Tikkun Magazine



Fasting An Act of Mourning & Protest–a note for Tisha B’av and beyond

Reflections on Fasting (and not Fasting) of Tisha b’Av (2018)

Shaul Magid

 

I am lucky. I fast pretty easily. I always have. Once in 1978 when I was a steadfast macrobiotic and living in Albuquerque, New Mexico I fasted 52 hours, no food, no water, just to see what it would be like. It’s a story for another time. I’ve been fasting on Tish b’Av for forty years. Some years ago Rabbi Tuvia Friedman of the Masorti Movement in Jerusalem published an interesting responsa of a half day fast for Tisha b’Av. Built on a creative rendering of rabbinic and medieval sources, the upshot was that today with the state of Israel the reality of exile simply is not what it was before. He was not making a

Wall on Jericho Road Limiting Freedom and Movement of Palestinians

messianic claim as much as an empirical one. With the state of Israel and the fact that over 90% of Jews live in democratic countries and are free to practice their religion, to enact Tisha b’Av without any recognition of that is, for him, dissonant. I recall a story David Hartman used to tell about Tish b’Av in 1967 when he was a rabbi in Montreal and how he got up and forcefully challenged his congregation how they could fast in light of such miraculous circumstances. I don’t recall whether he observed Tish b’Av that year or not but he certainly questioned its relevance.

I always thought the half day fast responsa was an interesting although I did not abide by it. I am not sure how much traction it actually had, or has, in the Conservative Movement. Jews tend to be weird about fasting, even a rabbinic fast like Tish b’Av. I left Orthodoxy years ago but continued fasting for years, not only Tish b’Av but minor fast days as well. Fasting served a religious, and not only a halakhic, function for me. But my suggestion here is clearly a post-halakhic one and for those who fast purely as a halakhic precept I am quite sure it will be unacceptable.

Given a variety of events today, especially in Israel, the abduction of a Conservative rabbi for performing marriages in Israel, and more pointedly the Nation-State bill that undercuts Israel as a democratic state, I have thought about curtailing my fast this year as act of protest. Why? First, I know that many things I have read respond to these events as a stronger reason to fast, fasting to mourn the demise of Israel’s democracy, the humanitarian crisis among Palestinians etc. I can respect that. But I find that is simply holding onto a halakhic precept and then adding new reasons to maintain it. This itself is quite traditional as we read in the Tisha b’ ‘Av Kinot (prayers of supplication) where the medieval sages added new tragedies to be included in Tish b’Av reflections. For me, many of the new reasons give, even as they are subversive, seem a bit too convenient. There are always things worth fasting for. My suggestion is something else.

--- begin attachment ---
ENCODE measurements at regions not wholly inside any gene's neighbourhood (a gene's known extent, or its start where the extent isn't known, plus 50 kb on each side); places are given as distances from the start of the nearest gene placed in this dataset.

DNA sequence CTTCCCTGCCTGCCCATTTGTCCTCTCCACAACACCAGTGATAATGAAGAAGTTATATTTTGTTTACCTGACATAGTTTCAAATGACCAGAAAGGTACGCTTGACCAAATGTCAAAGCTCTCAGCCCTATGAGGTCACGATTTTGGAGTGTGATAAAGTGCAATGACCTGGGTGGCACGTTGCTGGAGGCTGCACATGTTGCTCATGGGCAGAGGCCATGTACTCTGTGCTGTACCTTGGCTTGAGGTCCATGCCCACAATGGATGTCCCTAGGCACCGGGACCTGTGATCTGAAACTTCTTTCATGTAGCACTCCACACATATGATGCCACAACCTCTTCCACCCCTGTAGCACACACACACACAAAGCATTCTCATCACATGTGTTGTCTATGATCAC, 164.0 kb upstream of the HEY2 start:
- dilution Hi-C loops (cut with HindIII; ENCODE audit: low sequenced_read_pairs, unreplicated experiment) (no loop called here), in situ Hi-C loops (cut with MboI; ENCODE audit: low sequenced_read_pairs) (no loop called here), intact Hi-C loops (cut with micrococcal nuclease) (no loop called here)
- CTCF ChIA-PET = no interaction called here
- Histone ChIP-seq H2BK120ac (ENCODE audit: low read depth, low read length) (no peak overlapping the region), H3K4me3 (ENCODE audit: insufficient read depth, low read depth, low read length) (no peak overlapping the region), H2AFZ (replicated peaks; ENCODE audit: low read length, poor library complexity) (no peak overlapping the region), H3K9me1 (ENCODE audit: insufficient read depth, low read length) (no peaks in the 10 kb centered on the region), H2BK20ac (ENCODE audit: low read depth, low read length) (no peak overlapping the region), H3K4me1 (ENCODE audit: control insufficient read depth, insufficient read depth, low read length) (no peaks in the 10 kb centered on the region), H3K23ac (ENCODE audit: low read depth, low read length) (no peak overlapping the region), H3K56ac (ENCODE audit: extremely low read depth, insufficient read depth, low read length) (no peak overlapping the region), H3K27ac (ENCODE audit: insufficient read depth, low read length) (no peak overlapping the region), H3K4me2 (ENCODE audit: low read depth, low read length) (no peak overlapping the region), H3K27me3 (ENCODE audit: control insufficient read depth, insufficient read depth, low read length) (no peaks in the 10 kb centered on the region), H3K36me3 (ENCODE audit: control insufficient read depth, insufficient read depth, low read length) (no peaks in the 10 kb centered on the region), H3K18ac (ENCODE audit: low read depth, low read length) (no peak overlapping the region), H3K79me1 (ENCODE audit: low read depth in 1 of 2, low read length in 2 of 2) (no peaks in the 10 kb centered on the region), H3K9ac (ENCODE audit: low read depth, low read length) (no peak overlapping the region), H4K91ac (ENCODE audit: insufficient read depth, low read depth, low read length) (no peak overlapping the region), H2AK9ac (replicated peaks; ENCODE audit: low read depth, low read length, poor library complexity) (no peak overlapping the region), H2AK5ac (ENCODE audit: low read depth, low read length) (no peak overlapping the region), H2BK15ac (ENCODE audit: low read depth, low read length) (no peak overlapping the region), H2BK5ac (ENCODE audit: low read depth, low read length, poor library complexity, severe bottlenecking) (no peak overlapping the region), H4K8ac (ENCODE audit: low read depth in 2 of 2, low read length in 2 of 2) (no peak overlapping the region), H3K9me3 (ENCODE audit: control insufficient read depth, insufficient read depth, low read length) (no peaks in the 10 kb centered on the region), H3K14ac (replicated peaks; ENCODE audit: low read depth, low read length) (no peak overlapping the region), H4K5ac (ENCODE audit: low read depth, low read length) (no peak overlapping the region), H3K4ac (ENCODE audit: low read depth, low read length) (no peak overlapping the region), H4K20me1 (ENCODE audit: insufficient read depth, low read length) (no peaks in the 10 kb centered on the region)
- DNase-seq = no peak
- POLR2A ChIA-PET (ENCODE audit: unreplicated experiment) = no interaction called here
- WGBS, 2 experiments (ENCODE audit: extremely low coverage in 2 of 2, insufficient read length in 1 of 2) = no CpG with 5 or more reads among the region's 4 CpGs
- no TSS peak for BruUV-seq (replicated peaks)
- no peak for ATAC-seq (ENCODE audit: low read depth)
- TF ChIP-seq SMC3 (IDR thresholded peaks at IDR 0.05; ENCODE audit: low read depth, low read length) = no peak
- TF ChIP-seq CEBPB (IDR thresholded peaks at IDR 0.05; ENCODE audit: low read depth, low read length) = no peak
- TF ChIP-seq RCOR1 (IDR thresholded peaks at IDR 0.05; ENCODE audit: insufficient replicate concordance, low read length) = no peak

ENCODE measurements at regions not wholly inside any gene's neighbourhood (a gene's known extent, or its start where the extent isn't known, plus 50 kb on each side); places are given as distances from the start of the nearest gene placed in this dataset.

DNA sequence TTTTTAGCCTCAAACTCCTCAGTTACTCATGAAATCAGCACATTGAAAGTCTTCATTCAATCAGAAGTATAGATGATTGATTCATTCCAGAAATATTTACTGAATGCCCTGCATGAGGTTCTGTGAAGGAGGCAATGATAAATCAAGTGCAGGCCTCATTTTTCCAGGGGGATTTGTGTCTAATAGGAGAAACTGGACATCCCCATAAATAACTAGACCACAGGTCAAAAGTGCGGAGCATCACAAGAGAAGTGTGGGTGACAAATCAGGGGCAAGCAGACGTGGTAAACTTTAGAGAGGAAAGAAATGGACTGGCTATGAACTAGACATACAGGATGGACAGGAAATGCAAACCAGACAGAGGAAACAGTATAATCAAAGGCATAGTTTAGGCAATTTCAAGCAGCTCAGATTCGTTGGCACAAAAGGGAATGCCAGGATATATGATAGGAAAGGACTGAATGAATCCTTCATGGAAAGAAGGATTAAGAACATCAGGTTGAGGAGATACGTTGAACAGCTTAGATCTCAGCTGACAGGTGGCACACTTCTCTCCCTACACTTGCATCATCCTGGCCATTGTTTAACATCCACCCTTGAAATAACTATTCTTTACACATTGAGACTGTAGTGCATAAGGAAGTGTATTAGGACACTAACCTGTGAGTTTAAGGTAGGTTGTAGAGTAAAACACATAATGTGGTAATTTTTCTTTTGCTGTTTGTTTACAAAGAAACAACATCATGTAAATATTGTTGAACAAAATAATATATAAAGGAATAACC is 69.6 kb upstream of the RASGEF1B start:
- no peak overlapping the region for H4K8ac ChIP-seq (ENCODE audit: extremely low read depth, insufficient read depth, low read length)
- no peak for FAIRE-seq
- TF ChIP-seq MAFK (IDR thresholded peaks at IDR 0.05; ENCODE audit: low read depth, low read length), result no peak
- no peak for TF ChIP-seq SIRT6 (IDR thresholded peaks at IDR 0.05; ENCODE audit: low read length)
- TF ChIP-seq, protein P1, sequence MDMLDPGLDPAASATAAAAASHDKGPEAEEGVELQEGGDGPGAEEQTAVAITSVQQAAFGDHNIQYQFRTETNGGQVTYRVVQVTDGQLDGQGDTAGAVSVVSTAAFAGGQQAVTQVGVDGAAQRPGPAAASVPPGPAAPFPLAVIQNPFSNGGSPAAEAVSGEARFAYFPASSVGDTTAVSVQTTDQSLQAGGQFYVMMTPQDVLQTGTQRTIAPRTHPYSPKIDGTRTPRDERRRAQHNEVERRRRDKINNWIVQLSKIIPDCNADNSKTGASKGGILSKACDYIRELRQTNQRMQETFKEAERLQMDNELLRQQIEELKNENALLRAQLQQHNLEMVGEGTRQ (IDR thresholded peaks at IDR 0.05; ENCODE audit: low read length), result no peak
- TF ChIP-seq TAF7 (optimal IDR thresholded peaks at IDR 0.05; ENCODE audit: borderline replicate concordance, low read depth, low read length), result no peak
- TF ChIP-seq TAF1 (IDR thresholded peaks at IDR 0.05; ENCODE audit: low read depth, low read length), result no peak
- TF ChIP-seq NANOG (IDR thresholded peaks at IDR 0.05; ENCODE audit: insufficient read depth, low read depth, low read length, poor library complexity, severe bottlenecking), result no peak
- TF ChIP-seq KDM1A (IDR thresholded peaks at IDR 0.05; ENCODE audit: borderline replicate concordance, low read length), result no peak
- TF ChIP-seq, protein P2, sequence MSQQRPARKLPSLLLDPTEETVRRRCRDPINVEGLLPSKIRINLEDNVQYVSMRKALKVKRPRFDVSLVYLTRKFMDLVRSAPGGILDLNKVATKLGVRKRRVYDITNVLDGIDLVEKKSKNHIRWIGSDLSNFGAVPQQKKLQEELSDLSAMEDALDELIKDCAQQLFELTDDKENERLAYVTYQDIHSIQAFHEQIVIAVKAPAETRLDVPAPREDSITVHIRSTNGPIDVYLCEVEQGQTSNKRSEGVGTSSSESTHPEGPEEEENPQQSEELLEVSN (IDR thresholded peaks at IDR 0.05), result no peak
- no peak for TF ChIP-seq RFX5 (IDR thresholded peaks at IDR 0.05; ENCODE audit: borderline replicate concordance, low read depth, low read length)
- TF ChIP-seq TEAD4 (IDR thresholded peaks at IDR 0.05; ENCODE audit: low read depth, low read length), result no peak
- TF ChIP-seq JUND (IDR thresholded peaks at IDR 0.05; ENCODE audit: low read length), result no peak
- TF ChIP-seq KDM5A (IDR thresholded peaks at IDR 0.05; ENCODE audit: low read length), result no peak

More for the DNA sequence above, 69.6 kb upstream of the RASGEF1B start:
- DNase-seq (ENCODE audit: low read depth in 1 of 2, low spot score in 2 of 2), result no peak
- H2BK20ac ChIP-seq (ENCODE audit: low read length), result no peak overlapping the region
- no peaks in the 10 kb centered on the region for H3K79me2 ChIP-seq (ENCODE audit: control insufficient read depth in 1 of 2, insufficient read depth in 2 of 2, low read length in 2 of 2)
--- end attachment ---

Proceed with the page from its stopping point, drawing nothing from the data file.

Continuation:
I find it the epitome of hypocrisy, on the one hand, to use one’s power to marginalize, persecute, and de-legitimize minorities in the country where you have ultimate power – and then sit down and lament and mourn your victimhood. When I think of anyone who voted for, defends, or supports the Nation-State Bill fasting on Tisha b’ Av, I think of Isaiah’s crushing critique of the Israelites, saying that God doesn’t need their New Moon festivals or their sacrifices. God doesn’t need your fasting when you take the opportunity to have a humanistic nation-state and make it into a ethno-centric, spiteful, and nationalistic polity. I personally feel unable to mourn with a collective who spit at the opportunity given us to be better and to be a “light unto the nations” and instead choose to mirror the xenophobic turn among too many nations. I find it difficult to mourn with a people who I believe are simply on the wrong side of history. Some may accuse me of a misappropriation of tradition here so let me be clear. I am not making an argument from tradition, in some way I am making a counter-traditional argument. I cannot allow the tradition I have devoted my life to, to be used hypocritically to oppress another people, to make that the law of the land. If that’s not “traditional” so be it. I’ll take that up with my maker in due time

 

And yet, Tisha b’Av is more than that. But it is also that. So this year I am taking Rabbi Tuvia Friedman’s teshuva and “queering it” as it were. He suggested a half day fast to recognize Jewish sovereignty. I suggest a 2/3 fast, until “plag ha-minha” (about 4 or 5 pm) to mark both the recognition of exile and to protest the abuse of power and the hypocrisy of exercising that abuse of power and then acting like victims. This is my Isaiahean compromise. You cannot be the oppressor and the victim simultaneously, at least not in such egregious and cynical ways. You cannot feel piety in your fasting while you victimize another people while claiming it is you who are the victim. At 4 or 5pm on Tisha b’Av I will eat and drink in protest, not with joy, but with sorrow. I will eat while sitting on the ground the way Jews do for the meal before Tisha b’Av. You may disagree. And I respect that. But sometimes the world just crashes in on one’s religious life and there is nothing to do but recognize it. This is madness. I will not sit in mourning with oppressors. At least not on their terms.

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Shaul Magid  is the Jay and Jeanie Schottenstein Professor of Jewish Studies and Religious Studies at Indiana University, rabbi of the Fire Island Synagogue, and Kogod Senior Research Fellow at the Shalom Hartman Institute of North America. In 2018/2019 he will be the Brownstone Visiting Professor of Jewish Studies at Dartmouth College. He is the editor of Jewish Through and Culture for Tikkun magazine.

 
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